She Y.V. Giri, learned counsel for the appellant, had contended that Section 42 of the Supply Act prescribes only the power for fixation of the price in respect of the units, namely, Khandasari Unit or any unit manufacturing sugar under open pan process. Under the provision, the Government have no power to fix higher price of sugarcane supplied to sugar factory than that is fixed for the Khandasari units.

The fixation of the price at Rs. 20.50 per quintal is without any authority of law or jurisdiction. For a certificate proceeding what is required to be proceeded is the due in accordance with law but not in accordance with any order passed by the State Government. The dues in accordance with the price fixed under Clause 3 of the Order having been paid, the appellant is not due of any sugarcane price payable to the cane growers and, therefore, the view taken by the High Court is not correct in law. Even if there are dues, the same could be recovered in a suit by the growers. We find no force in the contentions.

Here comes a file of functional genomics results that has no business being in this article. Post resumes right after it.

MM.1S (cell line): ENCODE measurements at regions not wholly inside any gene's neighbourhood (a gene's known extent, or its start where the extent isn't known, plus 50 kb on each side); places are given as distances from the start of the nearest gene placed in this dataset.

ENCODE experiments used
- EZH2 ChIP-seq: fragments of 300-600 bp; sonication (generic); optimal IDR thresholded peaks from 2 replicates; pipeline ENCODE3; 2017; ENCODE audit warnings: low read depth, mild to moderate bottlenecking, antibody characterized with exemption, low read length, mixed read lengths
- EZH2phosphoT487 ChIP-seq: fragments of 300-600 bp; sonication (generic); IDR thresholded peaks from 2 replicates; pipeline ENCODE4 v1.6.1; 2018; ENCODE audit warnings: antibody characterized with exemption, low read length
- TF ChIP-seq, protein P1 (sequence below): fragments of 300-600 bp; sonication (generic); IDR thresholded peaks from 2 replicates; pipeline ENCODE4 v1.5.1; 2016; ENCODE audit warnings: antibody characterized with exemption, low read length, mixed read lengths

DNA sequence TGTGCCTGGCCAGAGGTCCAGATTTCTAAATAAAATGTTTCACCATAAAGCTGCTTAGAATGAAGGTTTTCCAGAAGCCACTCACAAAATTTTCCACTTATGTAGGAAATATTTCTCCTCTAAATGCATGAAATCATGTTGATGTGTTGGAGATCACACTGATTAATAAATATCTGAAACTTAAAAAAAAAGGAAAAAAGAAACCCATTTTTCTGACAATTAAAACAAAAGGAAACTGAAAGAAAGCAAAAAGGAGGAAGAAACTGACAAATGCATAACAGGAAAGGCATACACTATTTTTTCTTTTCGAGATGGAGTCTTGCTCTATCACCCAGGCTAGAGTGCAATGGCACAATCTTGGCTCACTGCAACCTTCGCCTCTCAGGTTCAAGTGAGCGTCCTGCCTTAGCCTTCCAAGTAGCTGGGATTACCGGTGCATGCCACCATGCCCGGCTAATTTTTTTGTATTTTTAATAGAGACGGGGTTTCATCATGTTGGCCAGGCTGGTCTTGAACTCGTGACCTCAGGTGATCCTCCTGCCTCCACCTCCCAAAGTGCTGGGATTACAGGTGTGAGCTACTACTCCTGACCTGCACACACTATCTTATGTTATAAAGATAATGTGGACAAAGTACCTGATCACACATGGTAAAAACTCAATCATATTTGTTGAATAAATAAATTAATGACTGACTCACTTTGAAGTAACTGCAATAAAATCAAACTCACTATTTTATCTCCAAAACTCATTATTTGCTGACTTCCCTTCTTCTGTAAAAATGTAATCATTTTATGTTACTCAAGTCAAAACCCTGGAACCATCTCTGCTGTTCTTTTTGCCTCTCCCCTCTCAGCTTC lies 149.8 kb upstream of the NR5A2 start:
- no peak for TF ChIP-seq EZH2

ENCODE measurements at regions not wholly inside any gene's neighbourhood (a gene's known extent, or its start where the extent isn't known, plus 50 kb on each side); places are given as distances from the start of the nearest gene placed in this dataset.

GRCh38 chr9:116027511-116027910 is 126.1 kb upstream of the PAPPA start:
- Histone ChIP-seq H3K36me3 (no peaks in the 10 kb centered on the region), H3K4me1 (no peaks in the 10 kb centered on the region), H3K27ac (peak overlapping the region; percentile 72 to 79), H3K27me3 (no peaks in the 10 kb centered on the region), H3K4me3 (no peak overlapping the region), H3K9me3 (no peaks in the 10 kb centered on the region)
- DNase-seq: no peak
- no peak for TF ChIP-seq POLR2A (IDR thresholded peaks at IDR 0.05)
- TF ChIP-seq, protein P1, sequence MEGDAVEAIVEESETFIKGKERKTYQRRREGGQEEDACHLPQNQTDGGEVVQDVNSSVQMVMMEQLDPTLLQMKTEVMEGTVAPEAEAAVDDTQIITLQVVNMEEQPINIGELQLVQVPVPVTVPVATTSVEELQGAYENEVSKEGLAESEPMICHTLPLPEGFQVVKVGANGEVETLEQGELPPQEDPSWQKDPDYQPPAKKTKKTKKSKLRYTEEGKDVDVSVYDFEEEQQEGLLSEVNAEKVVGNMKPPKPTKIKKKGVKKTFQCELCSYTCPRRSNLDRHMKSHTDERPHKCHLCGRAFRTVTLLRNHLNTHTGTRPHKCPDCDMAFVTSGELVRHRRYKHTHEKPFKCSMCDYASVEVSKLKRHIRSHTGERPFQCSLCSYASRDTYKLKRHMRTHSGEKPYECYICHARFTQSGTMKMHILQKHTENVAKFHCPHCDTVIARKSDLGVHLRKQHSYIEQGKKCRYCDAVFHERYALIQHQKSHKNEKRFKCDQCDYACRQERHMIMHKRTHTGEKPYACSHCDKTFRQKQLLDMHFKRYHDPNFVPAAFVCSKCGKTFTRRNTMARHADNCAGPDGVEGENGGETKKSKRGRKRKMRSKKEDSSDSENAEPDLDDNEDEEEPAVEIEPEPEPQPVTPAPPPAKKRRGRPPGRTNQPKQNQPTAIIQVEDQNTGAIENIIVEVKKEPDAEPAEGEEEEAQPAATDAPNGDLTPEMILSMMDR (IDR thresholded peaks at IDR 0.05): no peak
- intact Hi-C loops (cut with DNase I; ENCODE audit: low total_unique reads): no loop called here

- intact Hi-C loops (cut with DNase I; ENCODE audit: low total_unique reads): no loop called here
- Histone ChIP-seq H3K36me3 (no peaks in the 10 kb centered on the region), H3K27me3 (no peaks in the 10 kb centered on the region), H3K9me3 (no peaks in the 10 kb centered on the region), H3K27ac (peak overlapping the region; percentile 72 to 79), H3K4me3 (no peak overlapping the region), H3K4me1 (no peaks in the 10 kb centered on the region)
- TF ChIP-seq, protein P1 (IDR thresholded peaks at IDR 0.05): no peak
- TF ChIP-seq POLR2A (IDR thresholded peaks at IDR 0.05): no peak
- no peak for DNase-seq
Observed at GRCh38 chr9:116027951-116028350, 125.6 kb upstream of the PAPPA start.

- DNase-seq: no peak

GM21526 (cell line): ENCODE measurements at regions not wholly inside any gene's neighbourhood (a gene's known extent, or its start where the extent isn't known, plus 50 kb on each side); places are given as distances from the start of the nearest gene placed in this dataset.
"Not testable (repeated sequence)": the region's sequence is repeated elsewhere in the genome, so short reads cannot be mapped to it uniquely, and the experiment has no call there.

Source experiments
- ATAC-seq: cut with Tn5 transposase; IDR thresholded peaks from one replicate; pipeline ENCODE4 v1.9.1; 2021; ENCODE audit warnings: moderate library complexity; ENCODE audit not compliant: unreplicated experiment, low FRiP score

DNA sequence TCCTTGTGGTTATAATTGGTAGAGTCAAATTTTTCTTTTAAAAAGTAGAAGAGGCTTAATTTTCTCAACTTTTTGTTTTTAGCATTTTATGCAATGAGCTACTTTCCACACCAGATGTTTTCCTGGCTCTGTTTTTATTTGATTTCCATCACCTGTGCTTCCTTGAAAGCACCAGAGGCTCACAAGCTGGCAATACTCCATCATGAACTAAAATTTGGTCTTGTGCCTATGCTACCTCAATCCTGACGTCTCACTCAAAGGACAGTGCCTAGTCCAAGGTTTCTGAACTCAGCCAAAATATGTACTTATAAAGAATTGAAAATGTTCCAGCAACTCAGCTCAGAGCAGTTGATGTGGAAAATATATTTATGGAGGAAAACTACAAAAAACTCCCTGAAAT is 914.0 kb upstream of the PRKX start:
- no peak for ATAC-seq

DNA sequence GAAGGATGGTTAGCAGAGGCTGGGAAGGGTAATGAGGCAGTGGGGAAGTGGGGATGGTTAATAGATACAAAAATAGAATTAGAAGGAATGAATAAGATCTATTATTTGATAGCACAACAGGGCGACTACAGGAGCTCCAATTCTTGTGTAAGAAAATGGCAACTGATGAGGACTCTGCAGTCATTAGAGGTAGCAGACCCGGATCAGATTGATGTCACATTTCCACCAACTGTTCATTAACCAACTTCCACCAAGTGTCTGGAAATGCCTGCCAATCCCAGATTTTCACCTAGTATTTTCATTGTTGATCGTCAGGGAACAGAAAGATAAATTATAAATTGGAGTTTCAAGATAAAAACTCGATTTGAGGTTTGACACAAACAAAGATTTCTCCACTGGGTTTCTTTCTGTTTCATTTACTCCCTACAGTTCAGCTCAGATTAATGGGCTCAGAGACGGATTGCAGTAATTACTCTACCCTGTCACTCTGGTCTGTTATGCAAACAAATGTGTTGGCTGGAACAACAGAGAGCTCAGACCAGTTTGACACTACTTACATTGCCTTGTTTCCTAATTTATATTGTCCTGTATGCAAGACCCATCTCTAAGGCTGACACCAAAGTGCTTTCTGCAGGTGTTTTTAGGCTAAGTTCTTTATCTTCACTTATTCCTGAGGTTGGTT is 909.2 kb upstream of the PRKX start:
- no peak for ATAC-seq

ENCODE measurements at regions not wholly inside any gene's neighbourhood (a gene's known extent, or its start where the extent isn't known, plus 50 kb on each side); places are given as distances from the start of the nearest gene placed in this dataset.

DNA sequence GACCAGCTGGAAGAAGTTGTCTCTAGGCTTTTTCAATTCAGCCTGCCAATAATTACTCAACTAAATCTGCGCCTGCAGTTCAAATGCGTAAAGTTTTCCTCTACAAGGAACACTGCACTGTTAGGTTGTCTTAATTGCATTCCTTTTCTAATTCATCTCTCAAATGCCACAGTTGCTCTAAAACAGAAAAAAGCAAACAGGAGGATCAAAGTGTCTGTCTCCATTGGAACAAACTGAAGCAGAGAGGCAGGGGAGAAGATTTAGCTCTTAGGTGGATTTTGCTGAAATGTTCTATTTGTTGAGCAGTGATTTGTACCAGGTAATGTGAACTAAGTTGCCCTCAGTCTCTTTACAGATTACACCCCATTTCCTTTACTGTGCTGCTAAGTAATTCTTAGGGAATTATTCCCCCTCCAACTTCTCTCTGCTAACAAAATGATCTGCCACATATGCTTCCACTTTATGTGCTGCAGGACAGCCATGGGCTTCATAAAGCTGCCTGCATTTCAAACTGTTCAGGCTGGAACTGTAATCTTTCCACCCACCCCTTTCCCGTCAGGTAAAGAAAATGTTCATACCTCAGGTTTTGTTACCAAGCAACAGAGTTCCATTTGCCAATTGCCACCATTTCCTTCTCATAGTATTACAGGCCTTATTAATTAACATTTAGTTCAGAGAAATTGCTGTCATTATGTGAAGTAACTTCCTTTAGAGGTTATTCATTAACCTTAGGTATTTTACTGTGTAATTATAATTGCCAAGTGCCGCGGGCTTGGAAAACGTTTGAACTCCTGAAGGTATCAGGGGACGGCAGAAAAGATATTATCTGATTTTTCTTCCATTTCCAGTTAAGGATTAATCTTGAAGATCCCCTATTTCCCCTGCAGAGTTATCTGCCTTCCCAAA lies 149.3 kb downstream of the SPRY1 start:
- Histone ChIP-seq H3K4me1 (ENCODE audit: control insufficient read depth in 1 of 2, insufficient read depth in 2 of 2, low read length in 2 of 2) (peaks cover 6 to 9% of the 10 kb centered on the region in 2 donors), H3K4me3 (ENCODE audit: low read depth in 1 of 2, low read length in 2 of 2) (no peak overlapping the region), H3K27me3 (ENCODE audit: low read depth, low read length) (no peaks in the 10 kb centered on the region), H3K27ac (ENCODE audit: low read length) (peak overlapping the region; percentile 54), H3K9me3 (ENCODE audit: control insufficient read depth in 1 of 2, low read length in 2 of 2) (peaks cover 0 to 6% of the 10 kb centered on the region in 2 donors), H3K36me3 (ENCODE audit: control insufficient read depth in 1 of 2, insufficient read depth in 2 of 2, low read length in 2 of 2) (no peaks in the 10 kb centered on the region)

Under the Order. The object of the Order is to ensure that the cane growers should not be compelled to sell their sugarcane at a price minimum to the price prescribed by the Central Government under Clause 3 of the Order. In State of Madhya Pradesh vs. Jaora Sugar Mills Ltd. & Ors. etc. [CA Nos. 1811-14/96] decided on October 10, 1996 by a Bench of two Judges, to which two of us (K. Ramaswamy and G.B. Pattanaik, JJ.) were members, considered the similar question and held thus: